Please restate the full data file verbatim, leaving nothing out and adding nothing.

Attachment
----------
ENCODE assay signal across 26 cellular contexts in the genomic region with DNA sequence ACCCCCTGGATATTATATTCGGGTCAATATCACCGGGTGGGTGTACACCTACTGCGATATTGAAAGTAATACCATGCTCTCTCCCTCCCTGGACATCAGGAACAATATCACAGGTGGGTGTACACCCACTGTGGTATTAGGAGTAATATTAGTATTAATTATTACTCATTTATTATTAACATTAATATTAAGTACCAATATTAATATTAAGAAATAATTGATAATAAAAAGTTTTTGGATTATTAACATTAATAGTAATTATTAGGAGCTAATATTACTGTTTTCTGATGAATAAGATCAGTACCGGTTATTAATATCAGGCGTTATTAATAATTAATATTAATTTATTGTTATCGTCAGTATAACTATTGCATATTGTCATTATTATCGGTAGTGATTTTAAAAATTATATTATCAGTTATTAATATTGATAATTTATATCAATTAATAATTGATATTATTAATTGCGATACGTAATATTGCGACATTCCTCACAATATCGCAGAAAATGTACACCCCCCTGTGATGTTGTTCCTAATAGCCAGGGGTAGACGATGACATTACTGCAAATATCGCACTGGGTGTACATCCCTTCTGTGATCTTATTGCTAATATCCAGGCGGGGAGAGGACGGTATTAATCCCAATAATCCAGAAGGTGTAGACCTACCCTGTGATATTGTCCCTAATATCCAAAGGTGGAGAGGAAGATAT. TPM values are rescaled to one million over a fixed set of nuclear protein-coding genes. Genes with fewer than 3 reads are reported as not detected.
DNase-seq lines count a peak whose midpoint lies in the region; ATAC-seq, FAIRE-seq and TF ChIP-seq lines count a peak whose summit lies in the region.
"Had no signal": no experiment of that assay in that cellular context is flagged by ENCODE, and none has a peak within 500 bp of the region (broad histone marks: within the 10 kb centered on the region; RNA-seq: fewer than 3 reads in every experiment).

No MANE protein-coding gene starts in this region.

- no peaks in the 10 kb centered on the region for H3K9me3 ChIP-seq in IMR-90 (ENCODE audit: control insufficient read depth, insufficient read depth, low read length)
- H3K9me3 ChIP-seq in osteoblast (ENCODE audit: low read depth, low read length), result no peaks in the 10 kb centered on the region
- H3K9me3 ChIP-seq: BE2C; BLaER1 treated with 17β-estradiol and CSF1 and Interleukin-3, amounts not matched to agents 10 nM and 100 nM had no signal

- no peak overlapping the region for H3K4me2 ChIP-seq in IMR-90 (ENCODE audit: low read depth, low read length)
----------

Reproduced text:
ENCODE assay signal across 26 cellular contexts in the genomic region with DNA sequence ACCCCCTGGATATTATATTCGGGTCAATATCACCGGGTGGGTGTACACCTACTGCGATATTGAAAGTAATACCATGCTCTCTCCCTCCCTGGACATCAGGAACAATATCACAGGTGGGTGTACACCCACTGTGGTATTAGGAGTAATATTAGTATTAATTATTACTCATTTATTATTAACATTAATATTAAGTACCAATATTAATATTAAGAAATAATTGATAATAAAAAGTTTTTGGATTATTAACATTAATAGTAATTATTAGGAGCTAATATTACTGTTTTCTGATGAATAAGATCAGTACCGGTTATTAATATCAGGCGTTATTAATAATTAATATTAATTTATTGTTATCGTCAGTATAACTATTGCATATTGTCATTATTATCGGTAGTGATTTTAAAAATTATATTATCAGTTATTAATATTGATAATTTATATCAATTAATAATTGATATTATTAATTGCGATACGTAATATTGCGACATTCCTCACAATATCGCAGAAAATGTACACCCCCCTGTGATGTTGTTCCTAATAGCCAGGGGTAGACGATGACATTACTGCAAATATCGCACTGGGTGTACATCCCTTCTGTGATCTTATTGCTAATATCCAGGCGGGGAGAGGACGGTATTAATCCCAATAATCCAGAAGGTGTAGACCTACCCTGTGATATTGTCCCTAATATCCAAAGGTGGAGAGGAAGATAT. TPM values are rescaled to one million over a fixed set of nuclear protein-coding genes. Genes with fewer than 3 reads are reported as not detected.
DNase-seq lines count a peak whose midpoint lies in the region; ATAC-seq, FAIRE-seq and TF ChIP-seq lines count a peak whose summit lies in the region.
"Had no signal": no experiment of that assay in that cellular context is flagged by ENCODE, and none has a peak within 500 bp of the region (broad histone marks: within the 10 kb centered on the region; RNA-seq: fewer than 3 reads in every experiment).

No MANE protein-coding gene starts in this region.

- no peaks in the 10 kb centered on the region for H3K9me3 ChIP-seq in IMR-90 (ENCODE audit: control insufficient read depth, insufficient read depth, low read length)
- H3K9me3 ChIP-seq in osteoblast (ENCODE audit: low read depth, low read length), result no peaks in the 10 kb centered on the region
- H3K9me3 ChIP-seq: BE2C; BLaER1 treated with 17β-estradiol and CSF1 and Interleukin-3, amounts not matched to agents 10 nM and 100 nM had no signal

- no peak overlapping the region for H3K4me2 ChIP-seq in IMR-90 (ENCODE audit: low read depth, low read length)